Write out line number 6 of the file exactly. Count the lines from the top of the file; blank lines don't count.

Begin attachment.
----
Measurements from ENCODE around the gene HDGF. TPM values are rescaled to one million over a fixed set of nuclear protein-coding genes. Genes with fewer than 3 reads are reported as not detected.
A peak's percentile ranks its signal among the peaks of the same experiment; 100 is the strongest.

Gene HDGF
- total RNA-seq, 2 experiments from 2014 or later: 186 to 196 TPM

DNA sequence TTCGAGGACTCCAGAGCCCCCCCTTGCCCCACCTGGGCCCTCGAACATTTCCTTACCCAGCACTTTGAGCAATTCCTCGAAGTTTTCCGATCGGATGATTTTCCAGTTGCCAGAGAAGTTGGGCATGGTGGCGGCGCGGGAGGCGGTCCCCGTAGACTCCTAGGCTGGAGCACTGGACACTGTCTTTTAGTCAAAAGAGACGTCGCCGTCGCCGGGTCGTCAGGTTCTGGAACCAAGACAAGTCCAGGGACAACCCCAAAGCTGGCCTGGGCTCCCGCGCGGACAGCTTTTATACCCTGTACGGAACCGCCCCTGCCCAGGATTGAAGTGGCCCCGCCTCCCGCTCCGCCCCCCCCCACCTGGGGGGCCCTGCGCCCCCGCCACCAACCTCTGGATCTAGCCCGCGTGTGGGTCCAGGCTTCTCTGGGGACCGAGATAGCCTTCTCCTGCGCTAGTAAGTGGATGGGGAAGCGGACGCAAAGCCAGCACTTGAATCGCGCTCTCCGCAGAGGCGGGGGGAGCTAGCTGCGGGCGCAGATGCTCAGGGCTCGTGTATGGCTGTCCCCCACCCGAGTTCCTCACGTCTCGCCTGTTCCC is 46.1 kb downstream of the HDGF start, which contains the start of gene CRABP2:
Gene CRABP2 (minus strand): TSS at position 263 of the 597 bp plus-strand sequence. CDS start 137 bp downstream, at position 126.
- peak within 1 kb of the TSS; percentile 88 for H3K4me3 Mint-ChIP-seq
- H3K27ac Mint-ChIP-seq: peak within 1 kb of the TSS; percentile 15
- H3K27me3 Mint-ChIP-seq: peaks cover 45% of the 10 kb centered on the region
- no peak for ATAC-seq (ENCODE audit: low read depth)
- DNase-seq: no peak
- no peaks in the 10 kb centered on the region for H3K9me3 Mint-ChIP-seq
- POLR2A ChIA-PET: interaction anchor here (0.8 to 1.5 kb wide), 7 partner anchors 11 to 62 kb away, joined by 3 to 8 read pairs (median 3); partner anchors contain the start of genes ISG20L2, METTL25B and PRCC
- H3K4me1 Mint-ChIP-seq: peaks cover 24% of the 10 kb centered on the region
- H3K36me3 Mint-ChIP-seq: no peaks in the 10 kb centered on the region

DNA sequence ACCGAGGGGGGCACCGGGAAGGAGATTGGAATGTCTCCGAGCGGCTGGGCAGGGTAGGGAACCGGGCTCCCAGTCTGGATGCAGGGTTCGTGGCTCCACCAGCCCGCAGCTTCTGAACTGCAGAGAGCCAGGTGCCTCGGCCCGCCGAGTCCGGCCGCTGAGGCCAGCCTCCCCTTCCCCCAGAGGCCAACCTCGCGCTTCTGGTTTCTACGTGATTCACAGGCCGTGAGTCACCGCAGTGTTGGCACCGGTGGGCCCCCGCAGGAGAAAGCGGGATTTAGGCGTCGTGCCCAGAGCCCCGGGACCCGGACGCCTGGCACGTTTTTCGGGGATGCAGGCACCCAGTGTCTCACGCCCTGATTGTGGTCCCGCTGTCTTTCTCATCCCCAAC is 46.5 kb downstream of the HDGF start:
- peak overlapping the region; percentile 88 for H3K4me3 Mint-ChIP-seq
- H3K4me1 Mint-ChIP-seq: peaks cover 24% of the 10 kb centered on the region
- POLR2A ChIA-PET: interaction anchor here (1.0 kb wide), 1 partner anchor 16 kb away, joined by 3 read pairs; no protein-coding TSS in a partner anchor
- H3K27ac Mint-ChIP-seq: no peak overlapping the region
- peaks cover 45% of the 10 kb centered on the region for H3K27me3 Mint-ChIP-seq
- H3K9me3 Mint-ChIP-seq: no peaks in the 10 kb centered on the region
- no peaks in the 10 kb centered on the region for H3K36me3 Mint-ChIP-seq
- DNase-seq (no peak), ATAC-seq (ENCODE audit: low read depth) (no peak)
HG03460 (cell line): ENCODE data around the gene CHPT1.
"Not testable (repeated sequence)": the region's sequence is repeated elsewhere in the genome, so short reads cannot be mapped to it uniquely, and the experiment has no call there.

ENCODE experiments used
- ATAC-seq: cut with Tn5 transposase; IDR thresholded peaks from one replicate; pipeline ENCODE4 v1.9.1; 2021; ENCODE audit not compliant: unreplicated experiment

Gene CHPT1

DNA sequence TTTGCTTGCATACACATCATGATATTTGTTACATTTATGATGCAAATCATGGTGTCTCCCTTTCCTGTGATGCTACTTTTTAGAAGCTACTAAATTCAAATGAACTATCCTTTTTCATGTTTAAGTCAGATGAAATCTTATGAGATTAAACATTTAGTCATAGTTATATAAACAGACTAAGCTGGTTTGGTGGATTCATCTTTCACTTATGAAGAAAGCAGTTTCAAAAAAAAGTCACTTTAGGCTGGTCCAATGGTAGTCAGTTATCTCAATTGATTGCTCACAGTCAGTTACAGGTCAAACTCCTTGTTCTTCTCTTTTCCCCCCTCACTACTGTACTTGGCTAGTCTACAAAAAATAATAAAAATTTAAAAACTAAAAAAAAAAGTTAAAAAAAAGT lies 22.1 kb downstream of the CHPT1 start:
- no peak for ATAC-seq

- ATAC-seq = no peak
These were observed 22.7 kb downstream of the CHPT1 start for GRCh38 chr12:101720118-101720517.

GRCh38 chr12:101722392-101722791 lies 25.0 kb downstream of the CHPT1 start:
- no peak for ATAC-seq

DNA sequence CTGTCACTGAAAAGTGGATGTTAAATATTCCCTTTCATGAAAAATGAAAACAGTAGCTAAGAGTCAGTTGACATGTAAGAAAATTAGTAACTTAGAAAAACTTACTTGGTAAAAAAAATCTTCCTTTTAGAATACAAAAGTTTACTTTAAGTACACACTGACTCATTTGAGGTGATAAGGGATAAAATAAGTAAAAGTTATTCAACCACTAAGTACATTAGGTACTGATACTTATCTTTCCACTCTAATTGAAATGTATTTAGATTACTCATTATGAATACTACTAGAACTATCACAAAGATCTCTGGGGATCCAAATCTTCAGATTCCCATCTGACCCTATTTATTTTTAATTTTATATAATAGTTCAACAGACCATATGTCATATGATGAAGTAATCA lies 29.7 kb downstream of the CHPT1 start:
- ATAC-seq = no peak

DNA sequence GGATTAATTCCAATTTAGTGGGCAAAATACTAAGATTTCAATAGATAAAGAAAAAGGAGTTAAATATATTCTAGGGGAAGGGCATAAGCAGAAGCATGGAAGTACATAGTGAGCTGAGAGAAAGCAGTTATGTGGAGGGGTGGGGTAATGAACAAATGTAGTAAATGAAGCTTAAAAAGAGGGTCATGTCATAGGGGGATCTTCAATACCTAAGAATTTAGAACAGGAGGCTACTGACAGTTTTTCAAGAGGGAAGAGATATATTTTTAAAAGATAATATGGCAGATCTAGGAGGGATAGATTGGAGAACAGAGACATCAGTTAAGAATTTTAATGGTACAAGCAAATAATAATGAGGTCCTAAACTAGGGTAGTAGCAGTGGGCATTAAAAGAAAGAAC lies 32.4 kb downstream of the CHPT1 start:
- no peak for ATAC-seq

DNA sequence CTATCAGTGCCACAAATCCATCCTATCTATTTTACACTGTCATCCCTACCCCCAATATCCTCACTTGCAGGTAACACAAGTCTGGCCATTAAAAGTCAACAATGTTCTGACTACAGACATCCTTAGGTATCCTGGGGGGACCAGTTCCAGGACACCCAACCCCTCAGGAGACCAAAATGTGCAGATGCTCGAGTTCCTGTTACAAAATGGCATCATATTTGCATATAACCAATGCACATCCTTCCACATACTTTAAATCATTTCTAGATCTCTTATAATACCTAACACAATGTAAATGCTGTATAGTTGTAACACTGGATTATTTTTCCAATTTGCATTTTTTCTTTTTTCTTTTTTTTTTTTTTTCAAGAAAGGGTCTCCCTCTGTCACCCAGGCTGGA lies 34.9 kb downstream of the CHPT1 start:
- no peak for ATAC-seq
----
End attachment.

Gene CRABP2 (minus strand): TSS at position 263 of the 597 bp plus-strand sequence. CDS start 137 bp downstream, at position 126.